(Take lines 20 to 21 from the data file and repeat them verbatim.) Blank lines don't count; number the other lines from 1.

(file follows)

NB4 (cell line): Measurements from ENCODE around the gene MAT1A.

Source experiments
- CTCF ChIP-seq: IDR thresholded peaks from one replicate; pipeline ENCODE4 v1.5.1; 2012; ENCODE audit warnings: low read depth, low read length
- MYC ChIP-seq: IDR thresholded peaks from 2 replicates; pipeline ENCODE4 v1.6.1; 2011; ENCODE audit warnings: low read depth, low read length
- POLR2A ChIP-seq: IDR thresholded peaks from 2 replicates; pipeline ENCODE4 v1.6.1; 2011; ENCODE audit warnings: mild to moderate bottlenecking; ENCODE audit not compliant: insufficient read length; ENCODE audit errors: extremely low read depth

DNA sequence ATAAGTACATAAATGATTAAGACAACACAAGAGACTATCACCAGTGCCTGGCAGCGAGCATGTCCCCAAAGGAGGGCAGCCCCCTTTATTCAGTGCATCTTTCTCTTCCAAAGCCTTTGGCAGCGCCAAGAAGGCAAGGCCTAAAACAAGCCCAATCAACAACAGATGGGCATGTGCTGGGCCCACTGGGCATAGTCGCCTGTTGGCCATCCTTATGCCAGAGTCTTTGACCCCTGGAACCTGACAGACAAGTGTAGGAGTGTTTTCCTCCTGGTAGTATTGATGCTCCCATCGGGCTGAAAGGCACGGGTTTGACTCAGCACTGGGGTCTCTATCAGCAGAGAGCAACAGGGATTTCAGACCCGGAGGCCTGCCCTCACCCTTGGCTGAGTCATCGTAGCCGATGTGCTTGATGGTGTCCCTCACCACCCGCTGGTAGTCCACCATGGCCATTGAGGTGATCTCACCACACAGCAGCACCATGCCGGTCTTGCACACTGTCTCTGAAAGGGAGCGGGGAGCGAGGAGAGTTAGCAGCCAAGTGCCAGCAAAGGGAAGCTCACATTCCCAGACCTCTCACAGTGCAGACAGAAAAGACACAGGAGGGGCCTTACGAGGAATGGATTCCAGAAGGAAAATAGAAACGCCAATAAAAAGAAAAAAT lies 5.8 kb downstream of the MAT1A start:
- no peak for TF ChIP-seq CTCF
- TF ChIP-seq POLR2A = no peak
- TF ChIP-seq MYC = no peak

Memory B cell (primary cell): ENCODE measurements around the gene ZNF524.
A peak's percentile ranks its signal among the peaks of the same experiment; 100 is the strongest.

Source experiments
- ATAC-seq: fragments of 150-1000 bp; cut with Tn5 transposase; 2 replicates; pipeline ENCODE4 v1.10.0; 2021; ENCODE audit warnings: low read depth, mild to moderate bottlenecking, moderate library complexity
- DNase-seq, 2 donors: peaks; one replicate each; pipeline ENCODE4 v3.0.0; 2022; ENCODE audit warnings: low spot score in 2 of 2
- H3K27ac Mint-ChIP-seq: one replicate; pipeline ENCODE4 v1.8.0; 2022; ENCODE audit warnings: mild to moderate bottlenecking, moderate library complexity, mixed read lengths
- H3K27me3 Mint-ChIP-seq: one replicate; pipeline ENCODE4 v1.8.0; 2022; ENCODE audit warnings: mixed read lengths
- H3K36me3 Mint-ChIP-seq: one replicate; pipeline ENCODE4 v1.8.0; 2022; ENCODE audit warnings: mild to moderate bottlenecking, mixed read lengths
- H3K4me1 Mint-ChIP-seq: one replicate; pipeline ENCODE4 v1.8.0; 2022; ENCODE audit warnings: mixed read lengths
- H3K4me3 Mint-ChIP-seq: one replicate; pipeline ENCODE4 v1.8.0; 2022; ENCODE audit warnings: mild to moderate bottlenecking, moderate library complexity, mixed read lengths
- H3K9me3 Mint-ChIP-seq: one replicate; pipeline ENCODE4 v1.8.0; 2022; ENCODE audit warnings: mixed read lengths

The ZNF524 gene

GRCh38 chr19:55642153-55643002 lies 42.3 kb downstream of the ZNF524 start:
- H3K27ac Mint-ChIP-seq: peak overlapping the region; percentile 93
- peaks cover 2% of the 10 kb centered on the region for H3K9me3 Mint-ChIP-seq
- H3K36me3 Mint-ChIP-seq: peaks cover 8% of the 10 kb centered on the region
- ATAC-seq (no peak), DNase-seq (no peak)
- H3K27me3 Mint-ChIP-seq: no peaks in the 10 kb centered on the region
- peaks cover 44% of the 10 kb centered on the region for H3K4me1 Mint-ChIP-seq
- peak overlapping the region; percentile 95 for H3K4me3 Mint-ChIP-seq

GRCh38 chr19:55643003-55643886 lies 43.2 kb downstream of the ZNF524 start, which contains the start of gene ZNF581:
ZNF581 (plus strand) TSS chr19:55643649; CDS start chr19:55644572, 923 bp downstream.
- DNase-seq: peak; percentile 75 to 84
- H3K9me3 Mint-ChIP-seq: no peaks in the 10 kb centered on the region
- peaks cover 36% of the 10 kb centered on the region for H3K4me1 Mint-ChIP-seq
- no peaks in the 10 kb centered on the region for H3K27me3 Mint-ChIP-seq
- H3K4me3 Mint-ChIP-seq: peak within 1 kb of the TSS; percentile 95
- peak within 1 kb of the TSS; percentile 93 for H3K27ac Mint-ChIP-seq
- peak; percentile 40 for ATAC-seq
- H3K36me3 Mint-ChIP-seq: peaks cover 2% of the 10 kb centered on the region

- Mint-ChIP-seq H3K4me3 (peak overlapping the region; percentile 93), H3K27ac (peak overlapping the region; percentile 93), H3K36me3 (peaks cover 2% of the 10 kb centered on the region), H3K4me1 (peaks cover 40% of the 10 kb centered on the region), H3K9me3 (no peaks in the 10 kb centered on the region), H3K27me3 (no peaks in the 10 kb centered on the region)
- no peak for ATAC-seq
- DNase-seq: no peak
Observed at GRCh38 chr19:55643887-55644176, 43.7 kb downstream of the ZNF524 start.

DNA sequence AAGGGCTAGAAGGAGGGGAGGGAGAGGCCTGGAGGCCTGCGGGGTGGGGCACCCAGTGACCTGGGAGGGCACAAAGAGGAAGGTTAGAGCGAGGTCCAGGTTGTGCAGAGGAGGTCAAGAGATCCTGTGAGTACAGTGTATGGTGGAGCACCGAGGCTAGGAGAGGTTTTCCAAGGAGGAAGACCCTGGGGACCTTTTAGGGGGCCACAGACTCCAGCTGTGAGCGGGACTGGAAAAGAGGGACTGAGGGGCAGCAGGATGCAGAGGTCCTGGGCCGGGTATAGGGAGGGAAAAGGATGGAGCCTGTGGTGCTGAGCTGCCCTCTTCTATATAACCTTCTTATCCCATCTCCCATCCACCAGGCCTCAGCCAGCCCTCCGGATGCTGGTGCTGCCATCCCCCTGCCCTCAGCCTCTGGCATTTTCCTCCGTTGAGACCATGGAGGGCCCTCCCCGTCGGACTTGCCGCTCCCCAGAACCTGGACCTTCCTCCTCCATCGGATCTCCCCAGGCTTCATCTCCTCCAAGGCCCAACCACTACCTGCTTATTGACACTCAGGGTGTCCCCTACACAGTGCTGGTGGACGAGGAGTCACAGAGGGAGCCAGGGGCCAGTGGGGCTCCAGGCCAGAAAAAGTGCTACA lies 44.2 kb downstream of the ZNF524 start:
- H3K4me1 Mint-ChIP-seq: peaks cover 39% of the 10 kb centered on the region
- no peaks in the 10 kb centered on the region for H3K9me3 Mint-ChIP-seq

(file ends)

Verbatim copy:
- H3K9me3 Mint-ChIP-seq: one replicate; pipeline ENCODE4 v1.8.0; 2022; ENCODE audit warnings: mixed read lengths

The ZNF524 gene